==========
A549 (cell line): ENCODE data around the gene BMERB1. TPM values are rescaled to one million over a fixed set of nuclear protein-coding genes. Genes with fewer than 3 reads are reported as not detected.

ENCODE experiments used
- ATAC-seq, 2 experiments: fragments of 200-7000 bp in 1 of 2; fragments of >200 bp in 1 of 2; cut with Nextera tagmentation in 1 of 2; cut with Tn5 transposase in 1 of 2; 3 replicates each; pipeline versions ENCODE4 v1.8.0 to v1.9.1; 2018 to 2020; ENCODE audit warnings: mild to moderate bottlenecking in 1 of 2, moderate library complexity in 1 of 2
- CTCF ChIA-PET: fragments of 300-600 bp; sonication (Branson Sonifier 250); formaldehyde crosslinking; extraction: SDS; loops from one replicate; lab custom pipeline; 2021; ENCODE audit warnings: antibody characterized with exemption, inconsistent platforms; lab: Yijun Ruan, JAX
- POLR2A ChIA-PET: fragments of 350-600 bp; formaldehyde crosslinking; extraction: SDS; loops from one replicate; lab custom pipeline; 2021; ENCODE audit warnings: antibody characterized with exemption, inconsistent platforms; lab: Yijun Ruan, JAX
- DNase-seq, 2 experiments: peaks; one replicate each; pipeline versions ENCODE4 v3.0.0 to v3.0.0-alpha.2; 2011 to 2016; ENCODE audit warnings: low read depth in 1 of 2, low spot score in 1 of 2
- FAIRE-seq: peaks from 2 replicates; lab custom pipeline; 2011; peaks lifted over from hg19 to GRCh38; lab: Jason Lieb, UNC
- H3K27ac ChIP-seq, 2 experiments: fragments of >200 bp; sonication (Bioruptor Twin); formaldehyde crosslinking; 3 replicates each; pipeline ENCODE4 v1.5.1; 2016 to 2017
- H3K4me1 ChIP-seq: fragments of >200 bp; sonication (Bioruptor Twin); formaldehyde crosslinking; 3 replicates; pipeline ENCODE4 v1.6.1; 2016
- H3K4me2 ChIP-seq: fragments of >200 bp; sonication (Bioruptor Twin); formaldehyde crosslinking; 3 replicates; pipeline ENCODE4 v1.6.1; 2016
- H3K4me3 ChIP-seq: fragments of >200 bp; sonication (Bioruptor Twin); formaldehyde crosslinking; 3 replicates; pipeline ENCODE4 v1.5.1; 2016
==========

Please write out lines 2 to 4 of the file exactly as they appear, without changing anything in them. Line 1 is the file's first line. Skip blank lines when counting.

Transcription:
ENCODE experiments used
- ATAC-seq, 2 experiments: fragments of 200-7000 bp in 1 of 2; fragments of >200 bp in 1 of 2; cut with Nextera tagmentation in 1 of 2; cut with Tn5 transposase in 1 of 2; 3 replicates each; pipeline versions ENCODE4 v1.8.0 to v1.9.1; 2018 to 2020; ENCODE audit warnings: mild to moderate bottlenecking in 1 of 2, moderate library complexity in 1 of 2
- CTCF ChIA-PET: fragments of 300-600 bp; sonication (Branson Sonifier 250); formaldehyde crosslinking; extraction: SDS; loops from one replicate; lab custom pipeline; 2021; ENCODE audit warnings: antibody characterized with exemption, inconsistent platforms; lab: Yijun Ruan, JAX